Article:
|Title:||A 6000-km-long Neo-Tethyan arc system with coherent magmatic flare-ups and lulls in South Asia||Authors:||Zhang X.
|Issue Date:||2019||Journal Volume:||47||Journal Issue:||6||Start page/Pages:||573-576||Source:||Geology||Abstract:||
Magmatic arcs typically exhibit non-steady-state evolution with episodic flare-ups and lulls, yet the main drivers remain contentious. Situated in the southwest margin of Southeast Asia, Sumatra records a long-lived magmatic arc that is still poorly constrained in age and tempo. Detrital zircon data from Sumatra delineate major arc magmatic pulses at ca. 212, 102-85, 52, and 22-11 Ma. The mid-Cretaceous to early Eocene zircons mostly yield high positive £`Hf(t) values, indicating magma derivation from juvenile sources and matching well with those of the Gangdese batholiths in the southern Lhasa terrane. These similarities substantiate an extended (~6000 km) Neo-Tethyan arc system from southern Tibet to Sumatra that exhibits concurrent magmatic lulls (ca. 150-105 and 85-65 Ma) and flare-ups (ca. 105-85 and 65-40 Ma). The Late Cretaceous magmatic lull coincided with a period of strong regional deformation and increasingly fast northward drift of India, likely attributable to Neo-Tethyan flat slab subduction. Periodic pulses of Neo-Tethyan arc magmatism most likely correlated with repeated steepening and shallowing of slab dip, rather than India-Eurasia convergence rates. ? 2019 Geological Society of America.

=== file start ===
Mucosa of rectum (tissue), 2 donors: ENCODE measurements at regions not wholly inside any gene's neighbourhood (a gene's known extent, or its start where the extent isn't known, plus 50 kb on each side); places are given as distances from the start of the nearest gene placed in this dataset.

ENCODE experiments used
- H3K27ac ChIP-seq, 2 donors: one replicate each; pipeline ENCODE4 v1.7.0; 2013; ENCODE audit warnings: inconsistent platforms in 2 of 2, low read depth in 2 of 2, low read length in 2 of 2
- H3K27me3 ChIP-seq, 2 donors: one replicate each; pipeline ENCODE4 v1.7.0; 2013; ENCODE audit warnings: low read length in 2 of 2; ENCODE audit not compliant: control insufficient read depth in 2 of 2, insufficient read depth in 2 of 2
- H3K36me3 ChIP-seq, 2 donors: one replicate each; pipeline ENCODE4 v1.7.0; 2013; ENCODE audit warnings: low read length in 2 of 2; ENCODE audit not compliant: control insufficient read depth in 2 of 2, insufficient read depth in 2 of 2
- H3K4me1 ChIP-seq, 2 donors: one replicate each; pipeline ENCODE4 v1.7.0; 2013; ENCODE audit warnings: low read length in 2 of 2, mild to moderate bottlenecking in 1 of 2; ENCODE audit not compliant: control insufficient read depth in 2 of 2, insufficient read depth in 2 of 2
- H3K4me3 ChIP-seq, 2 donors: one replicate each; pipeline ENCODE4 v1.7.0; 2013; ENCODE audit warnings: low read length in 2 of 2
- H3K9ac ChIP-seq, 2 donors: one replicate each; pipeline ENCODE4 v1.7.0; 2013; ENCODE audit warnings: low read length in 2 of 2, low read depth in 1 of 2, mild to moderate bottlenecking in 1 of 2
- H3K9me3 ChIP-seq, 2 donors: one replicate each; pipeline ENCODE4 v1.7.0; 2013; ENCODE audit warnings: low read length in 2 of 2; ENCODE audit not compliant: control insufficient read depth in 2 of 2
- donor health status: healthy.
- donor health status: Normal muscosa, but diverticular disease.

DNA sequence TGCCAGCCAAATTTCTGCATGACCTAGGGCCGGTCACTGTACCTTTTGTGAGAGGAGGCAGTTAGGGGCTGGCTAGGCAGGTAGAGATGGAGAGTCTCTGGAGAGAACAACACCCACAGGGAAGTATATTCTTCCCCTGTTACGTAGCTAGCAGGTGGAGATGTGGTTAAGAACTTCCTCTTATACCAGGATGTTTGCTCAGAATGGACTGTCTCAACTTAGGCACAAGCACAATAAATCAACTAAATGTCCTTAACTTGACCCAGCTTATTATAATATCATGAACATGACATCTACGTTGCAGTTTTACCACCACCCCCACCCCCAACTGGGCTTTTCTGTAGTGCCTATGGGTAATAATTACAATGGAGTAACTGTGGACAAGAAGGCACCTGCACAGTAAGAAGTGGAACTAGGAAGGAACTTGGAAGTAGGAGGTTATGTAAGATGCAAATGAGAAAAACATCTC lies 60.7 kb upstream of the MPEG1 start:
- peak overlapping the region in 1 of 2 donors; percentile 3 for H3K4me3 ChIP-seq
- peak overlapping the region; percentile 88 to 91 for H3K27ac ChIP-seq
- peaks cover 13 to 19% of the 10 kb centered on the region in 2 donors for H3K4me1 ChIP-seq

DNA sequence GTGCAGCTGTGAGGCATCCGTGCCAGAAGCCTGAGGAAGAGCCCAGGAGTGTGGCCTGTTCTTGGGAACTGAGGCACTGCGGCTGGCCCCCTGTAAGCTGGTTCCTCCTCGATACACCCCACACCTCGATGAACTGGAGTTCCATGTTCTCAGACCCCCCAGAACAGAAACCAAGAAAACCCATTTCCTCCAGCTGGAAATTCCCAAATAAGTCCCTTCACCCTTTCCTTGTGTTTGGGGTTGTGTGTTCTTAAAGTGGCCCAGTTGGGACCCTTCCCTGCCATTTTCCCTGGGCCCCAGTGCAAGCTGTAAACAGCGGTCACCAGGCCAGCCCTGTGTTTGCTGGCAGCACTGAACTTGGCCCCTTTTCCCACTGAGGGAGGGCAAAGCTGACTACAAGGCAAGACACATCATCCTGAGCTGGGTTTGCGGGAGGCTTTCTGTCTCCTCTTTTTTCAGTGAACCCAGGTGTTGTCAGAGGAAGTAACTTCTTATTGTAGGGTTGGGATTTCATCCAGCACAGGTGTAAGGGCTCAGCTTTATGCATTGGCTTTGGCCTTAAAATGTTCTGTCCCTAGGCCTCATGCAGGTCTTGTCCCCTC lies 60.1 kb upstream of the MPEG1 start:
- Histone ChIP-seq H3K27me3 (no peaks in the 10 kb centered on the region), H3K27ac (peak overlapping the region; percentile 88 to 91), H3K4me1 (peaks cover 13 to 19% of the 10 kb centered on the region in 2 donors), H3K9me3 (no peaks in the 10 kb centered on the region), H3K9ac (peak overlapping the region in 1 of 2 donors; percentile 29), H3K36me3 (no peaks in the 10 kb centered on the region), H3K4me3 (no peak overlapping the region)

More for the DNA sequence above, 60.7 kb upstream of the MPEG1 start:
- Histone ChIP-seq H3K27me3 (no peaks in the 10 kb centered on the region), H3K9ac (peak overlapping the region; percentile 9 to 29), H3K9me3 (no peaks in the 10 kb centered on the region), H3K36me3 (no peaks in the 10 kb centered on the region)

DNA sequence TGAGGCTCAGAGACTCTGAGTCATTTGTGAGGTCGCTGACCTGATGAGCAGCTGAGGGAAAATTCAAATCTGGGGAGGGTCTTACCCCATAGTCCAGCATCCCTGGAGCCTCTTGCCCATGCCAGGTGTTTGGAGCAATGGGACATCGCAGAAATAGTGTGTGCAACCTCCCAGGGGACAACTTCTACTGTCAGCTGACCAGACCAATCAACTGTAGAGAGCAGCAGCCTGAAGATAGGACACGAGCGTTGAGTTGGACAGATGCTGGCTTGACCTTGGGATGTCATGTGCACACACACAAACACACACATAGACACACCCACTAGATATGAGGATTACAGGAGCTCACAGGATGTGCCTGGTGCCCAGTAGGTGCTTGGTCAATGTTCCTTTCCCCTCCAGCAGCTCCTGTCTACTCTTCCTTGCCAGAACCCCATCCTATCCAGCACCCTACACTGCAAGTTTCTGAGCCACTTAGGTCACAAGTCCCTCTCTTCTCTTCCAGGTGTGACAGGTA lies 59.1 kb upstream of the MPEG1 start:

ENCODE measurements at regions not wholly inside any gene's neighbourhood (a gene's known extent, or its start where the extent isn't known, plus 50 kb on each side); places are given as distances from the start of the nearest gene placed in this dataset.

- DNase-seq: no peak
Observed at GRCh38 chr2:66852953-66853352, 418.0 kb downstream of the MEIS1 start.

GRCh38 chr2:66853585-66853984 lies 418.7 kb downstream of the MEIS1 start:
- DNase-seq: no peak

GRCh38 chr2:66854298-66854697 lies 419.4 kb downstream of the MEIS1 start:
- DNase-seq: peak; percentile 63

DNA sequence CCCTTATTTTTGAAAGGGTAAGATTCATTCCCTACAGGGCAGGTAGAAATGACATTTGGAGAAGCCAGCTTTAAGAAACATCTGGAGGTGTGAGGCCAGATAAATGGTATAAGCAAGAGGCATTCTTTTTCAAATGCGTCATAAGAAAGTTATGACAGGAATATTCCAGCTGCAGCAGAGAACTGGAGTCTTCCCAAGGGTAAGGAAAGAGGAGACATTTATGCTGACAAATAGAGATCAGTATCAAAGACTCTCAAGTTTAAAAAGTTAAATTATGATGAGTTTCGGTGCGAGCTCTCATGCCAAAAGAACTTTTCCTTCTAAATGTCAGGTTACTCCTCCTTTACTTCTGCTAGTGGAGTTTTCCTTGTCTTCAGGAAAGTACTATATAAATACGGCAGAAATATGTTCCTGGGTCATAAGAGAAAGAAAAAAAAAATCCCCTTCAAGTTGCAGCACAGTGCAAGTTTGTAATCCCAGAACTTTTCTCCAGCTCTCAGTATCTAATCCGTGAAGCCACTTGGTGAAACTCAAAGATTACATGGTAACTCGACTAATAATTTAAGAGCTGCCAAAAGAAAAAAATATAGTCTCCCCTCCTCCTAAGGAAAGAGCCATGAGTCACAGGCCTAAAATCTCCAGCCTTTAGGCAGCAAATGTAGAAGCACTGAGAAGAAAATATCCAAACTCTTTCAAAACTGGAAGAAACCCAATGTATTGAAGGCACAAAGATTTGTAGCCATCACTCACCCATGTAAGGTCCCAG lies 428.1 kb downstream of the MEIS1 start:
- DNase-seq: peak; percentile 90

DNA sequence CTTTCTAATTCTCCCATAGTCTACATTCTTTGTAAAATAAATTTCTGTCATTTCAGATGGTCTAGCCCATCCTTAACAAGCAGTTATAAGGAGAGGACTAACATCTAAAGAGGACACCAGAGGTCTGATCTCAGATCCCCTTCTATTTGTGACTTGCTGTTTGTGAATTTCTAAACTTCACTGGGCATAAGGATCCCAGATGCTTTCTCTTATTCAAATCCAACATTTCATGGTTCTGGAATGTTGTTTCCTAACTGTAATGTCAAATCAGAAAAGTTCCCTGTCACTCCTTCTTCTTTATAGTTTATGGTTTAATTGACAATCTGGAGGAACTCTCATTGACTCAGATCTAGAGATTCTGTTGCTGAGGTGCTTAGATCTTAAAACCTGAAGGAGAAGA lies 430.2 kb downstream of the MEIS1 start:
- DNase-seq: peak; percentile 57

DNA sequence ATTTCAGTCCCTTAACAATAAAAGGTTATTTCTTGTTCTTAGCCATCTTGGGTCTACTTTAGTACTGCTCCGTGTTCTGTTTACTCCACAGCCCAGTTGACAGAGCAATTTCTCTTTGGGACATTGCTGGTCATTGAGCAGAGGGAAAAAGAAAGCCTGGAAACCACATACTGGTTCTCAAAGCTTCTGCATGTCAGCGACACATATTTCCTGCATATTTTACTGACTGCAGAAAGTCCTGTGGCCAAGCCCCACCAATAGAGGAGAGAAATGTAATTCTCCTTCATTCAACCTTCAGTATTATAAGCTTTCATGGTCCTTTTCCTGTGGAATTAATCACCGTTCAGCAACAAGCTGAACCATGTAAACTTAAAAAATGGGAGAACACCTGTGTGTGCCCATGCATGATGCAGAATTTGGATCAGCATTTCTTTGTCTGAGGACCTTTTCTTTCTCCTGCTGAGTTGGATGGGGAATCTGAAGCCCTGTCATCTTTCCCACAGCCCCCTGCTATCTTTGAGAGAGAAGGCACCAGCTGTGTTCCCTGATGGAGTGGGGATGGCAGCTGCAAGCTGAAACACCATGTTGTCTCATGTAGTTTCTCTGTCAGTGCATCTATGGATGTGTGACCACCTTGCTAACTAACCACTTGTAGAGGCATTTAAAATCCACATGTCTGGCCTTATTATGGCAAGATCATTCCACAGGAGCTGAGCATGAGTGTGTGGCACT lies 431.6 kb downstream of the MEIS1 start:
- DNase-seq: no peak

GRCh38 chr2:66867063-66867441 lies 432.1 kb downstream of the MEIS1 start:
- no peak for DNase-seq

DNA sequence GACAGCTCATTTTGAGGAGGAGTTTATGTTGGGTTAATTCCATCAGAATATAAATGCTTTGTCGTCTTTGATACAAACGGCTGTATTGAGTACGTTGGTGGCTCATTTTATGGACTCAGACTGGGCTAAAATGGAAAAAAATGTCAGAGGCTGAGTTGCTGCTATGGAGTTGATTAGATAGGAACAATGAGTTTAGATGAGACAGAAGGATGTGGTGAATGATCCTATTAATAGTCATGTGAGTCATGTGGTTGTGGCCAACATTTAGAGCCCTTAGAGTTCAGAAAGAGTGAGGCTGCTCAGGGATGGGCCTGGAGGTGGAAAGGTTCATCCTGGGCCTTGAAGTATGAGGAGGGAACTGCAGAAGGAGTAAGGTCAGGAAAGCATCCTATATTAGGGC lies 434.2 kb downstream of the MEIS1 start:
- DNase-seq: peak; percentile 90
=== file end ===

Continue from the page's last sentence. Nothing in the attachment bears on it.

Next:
|Appears in Collections:||地質科學系|
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